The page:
INDONESIA - Indonesian Abdul Rahim Ayub fought alongside militants in Afghanistan in the 1980s before Jemaah Islamiah leader Abu Bakar Bashir named him to lead the clandestine group's cell in Australia.
Now his son, Australian Mohammed Ayub, 26, has been reported fighting alongside Al-Qaeda linked radicals in Syria over the past year, posting his war pictures on Facebook alongside a flag of the hardline group Islamic State of Iraq and Syria.
Ayub is one of three Australians fighting in Syria sharing their stories online, The Australian newspaper reported on Tuesday, as Canberra warned that the conflict in Syria posed new risks of homegrown extremism.
The case of the Ayubs reveals how the children of Afghan veterans steeped in radical ideology now see Syria as a battleground to keep their cause alive and win new recruits.
"These individuals not only potentially breach Australian laws and commit offences offshore, but upon their return to Australia they pose a significant national security risk," Australia's Attorney-General George Brandis told an Interpol meeting on security and Counter-Terrorism in Sydney.
They "can become radicalised and obtain new skills - including the ability to conduct an attack on Australian soil, radicalise others and impart knowledge and skills gained offshore".
Officials estimate about 100 Australians are fighting in Syria, and Mr Brandis said the Syrian conflict presented a "complex set of global security challenges" that extend far beyond the Syrian border.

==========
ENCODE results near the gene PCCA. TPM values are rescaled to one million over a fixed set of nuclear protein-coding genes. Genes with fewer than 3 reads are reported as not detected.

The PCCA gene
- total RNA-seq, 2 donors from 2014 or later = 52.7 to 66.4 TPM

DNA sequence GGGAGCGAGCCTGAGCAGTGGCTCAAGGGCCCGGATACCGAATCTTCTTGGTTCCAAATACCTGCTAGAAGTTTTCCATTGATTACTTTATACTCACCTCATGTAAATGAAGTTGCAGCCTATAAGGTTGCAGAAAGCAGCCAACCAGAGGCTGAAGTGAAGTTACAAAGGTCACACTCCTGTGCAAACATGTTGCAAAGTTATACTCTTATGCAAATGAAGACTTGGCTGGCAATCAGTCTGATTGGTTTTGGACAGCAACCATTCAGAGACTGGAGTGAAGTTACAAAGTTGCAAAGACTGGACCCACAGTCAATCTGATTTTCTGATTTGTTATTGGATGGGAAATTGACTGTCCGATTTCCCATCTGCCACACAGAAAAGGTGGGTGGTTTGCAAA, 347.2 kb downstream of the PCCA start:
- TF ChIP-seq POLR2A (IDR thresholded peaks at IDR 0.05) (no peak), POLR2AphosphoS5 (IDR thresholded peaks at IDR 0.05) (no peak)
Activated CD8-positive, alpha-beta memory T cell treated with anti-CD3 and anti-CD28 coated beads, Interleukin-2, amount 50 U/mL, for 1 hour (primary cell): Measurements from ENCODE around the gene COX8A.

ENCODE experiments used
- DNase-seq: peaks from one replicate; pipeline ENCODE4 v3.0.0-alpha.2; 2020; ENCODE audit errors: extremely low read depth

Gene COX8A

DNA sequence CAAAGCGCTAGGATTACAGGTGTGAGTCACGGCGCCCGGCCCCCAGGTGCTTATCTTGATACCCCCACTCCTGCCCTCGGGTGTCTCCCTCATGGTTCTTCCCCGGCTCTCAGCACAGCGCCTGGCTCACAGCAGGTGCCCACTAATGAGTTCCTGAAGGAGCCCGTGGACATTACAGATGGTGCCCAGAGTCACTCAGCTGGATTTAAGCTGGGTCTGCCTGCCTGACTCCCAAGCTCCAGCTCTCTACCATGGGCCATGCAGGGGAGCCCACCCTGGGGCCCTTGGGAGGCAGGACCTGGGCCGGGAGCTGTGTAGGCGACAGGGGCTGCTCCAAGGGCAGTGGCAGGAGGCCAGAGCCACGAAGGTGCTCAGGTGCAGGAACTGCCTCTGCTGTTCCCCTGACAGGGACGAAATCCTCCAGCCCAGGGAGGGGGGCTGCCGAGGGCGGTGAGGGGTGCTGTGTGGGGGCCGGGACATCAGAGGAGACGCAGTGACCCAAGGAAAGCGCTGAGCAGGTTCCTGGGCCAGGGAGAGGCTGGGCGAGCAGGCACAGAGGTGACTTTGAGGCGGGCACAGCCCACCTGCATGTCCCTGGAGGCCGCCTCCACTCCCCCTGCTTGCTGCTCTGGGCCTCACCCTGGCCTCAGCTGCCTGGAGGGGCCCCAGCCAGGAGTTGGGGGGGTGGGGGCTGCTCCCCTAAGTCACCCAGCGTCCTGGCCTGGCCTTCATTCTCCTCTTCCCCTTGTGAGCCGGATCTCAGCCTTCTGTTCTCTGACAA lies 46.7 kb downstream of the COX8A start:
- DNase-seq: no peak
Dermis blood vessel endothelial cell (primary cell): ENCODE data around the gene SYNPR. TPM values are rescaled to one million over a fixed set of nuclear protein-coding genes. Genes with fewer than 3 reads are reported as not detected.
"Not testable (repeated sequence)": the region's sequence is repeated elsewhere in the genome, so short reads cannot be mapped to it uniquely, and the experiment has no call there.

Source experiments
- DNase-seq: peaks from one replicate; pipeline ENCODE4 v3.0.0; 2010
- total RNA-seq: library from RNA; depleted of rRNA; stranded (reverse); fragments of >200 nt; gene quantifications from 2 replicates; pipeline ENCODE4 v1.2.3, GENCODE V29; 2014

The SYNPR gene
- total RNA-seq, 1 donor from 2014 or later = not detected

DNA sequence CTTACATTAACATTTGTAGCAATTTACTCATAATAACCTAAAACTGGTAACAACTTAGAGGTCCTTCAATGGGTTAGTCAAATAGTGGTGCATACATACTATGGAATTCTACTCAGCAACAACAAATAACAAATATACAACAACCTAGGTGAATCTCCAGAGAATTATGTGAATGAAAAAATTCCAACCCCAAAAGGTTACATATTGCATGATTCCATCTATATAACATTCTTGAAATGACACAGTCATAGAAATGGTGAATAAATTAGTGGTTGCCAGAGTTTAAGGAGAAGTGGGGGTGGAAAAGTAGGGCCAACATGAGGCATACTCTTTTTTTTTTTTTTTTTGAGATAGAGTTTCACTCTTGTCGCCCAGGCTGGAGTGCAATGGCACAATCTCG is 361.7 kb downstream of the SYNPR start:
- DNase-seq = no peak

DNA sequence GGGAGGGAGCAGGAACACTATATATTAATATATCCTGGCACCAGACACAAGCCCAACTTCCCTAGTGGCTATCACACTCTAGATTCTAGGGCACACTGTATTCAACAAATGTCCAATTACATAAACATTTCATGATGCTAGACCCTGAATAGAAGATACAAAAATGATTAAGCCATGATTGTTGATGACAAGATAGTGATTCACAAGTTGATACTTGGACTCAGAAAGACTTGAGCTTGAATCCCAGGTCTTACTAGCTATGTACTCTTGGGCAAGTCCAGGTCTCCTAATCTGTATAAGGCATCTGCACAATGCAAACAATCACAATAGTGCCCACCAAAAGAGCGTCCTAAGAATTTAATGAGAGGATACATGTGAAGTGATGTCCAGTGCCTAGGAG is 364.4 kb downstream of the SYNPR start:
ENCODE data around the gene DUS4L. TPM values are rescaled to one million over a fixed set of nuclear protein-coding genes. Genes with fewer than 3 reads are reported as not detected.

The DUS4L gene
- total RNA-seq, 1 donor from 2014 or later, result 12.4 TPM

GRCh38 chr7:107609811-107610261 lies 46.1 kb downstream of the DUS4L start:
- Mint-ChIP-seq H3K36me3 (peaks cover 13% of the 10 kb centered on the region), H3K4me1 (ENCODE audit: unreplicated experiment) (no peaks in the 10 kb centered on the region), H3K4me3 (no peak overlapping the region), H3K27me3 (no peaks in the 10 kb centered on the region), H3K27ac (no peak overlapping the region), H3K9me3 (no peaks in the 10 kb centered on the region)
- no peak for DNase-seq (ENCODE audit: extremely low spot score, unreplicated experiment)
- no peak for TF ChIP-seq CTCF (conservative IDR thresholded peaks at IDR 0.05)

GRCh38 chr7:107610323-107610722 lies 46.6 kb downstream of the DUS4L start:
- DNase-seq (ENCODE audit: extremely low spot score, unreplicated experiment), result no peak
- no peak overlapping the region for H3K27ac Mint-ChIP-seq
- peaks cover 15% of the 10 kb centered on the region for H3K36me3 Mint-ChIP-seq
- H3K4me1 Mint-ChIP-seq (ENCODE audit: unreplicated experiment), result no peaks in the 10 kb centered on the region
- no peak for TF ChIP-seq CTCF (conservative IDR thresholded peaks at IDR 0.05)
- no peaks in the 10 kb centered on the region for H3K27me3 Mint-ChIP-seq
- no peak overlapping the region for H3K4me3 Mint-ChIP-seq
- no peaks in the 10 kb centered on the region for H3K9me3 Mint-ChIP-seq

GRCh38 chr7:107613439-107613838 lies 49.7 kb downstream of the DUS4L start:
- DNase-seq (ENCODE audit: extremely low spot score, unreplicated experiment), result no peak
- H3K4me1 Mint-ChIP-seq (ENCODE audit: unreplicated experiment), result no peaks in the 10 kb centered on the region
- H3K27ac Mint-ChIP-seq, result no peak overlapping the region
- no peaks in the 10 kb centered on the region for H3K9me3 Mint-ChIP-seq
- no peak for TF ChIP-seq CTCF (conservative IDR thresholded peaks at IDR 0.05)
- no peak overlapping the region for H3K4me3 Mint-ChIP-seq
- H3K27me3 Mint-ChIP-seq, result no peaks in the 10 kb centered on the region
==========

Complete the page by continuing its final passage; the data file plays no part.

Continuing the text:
Recently, Indonesian counter-terror officials said about 50 Indonesians are fighting in Syria, and analysts estimate several hundred European militants have also made their way there.
And in the case of Mohammed Ayub, regional officials and analysts say his involvement in the frontline reflects how old JI networks are being rekindled, with a new generation of militants using social media to recruit and engage fellow radicals.
"JI members and people with JI connections are still those with the best channels to groups abroad," an Indonesian analyst, with access to JI members, told the Straits Times.
"And while they have disengaged from violence at home, it doesn't mean they disengage from violence elsewhere. The Syrian conflict is a rallying point for them."
Mr Mohammed Ayub and his brother Abdullah Ayub were detained by Yemeni authorities in 2006 for alleged arms trafficking, but released without charge.
Their mother, Australian-born convert Rabiah Hutchison, has links to high-ranking members of terrorist groups in Indonesia and also spent time in Afghanistan and Yemen.
Mr Brandis said the Syrian conflict was also stoking tensions between Australia's Sunni, Shia and Alawi Muslim communities, leading to local outbreaks of violence.
He also said there was a "real" threat of an extremist attack on Australian soil.
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